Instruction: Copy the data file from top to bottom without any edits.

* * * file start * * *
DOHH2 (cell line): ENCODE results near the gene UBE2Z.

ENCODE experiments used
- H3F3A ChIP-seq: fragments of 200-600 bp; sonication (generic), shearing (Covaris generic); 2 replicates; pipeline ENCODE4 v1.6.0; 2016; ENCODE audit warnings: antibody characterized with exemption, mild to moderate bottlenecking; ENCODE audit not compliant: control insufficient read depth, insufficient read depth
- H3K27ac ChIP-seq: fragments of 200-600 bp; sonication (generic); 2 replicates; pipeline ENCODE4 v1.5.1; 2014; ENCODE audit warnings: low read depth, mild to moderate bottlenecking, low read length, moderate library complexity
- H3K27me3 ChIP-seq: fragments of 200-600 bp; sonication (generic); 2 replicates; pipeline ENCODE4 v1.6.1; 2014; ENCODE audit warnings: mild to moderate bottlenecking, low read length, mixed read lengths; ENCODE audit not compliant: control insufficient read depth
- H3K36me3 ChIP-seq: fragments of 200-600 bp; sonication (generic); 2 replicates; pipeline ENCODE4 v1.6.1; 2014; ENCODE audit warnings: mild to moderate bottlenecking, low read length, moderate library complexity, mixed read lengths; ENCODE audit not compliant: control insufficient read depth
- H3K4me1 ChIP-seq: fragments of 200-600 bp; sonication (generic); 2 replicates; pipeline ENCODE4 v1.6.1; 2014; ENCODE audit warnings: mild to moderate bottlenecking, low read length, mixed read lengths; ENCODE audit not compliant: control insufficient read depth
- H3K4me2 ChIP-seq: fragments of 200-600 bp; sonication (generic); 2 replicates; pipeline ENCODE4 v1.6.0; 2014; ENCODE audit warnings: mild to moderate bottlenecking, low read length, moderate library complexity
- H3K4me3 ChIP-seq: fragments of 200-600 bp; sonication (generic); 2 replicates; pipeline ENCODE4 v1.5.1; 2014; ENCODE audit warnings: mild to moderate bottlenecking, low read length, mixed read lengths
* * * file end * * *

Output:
DOHH2 (cell line): ENCODE results near the gene UBE2Z.

ENCODE experiments used
- H3F3A ChIP-seq: fragments of 200-600 bp; sonication (generic), shearing (Covaris generic); 2 replicates; pipeline ENCODE4 v1.6.0; 2016; ENCODE audit warnings: antibody characterized with exemption, mild to moderate bottlenecking; ENCODE audit not compliant: control insufficient read depth, insufficient read depth
- H3K27ac ChIP-seq: fragments of 200-600 bp; sonication (generic); 2 replicates; pipeline ENCODE4 v1.5.1; 2014; ENCODE audit warnings: low read depth, mild to moderate bottlenecking, low read length, moderate library complexity
- H3K27me3 ChIP-seq: fragments of 200-600 bp; sonication (generic); 2 replicates; pipeline ENCODE4 v1.6.1; 2014; ENCODE audit warnings: mild to moderate bottlenecking, low read length, mixed read lengths; ENCODE audit not compliant: control insufficient read depth
- H3K36me3 ChIP-seq: fragments of 200-600 bp; sonication (generic); 2 replicates; pipeline ENCODE4 v1.6.1; 2014; ENCODE audit warnings: mild to moderate bottlenecking, low read length, moderate library complexity, mixed read lengths; ENCODE audit not compliant: control insufficient read depth
- H3K4me1 ChIP-seq: fragments of 200-600 bp; sonication (generic); 2 replicates; pipeline ENCODE4 v1.6.1; 2014; ENCODE audit warnings: mild to moderate bottlenecking, low read length, mixed read lengths; ENCODE audit not compliant: control insufficient read depth
- H3K4me2 ChIP-seq: fragments of 200-600 bp; sonication (generic); 2 replicates; pipeline ENCODE4 v1.6.0; 2014; ENCODE audit warnings: mild to moderate bottlenecking, low read length, moderate library complexity
- H3K4me3 ChIP-seq: fragments of 200-600 bp; sonication (generic); 2 replicates; pipeline ENCODE4 v1.5.1; 2014; ENCODE audit warnings: mild to moderate bottlenecking, low read length, mixed read lengths